Are there any specific rules for writing dialogue in a novel? Do you need to use quotation marks or italics for thoughts?

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Open literally any traditionally published novel. That's how to punctuate dialogue.

Given that it's so easy to see good examples of how to handle dialogue, I bet your only actual question is the one about direct thoughts.

People handle that in various different ways. The only real rule is that it's easy to screw it up. You've screwed it up if whatever you're doing interferes with the reader's experience. That throws the whole issue into the realm of artistic judgment. Here are some things to consider.

A) A lot of readers hate hate hate long passages in italics.

B) Yet it is best to distinguish direct thoughts from dialogue.

C) If you write,

Wow, he seemed mad. Claire circled to put the couch between them.

then it's obviously Claire who thinks he seems mad. This is a report of her thoughts, but it's what we might call an intimate report. It's in close third person. Distant third, like this,

Wow, he seemed mad, Claire thought as she circled to keep the couch between them.

is always going to feel more distancing and is also the style that most strongly compels you to put that thought in italics.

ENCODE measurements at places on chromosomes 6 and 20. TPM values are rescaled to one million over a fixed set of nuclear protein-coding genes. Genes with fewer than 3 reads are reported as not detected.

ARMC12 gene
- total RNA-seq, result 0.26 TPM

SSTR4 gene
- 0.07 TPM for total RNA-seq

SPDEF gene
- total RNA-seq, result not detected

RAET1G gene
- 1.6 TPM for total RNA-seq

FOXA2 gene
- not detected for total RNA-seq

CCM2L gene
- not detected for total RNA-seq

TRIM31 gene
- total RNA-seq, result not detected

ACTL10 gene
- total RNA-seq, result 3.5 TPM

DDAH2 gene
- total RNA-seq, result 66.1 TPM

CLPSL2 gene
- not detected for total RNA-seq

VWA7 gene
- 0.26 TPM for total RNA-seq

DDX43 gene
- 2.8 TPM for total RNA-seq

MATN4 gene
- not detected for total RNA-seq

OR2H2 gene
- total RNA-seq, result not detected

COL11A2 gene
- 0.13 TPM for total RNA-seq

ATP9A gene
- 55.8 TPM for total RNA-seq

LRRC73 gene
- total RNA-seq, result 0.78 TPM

First person, like

Wow, he seemed mad. I circled to keep the couch between us.

is obviously very much like close third. Usually you can get away without setting the thought off. But

D) Truly direct thoughts, like direct speech, must be in present tense. You cannot write

Gosh, he was really mad, Claire thought

if what you mean is

Gosh, he is really mad right this second.

Just as someone might look at a friend and say, “Dude is pretty mad, I guess.”

while pointing to a guy having a tantrum, she would think direct thoughts like that in present, not past tense, even if the story is written in past tense. If it would be in present tense in dialogue, then it would be in present tense in italicized direct thoughts.

Tl;dr

Pay attention to how authors do this. Some do it well and some badly. Pay attention to both well done direct thoughts and badly handled direct thoughts in first and third person stories, and in both present and past tense stories. Then do it well.

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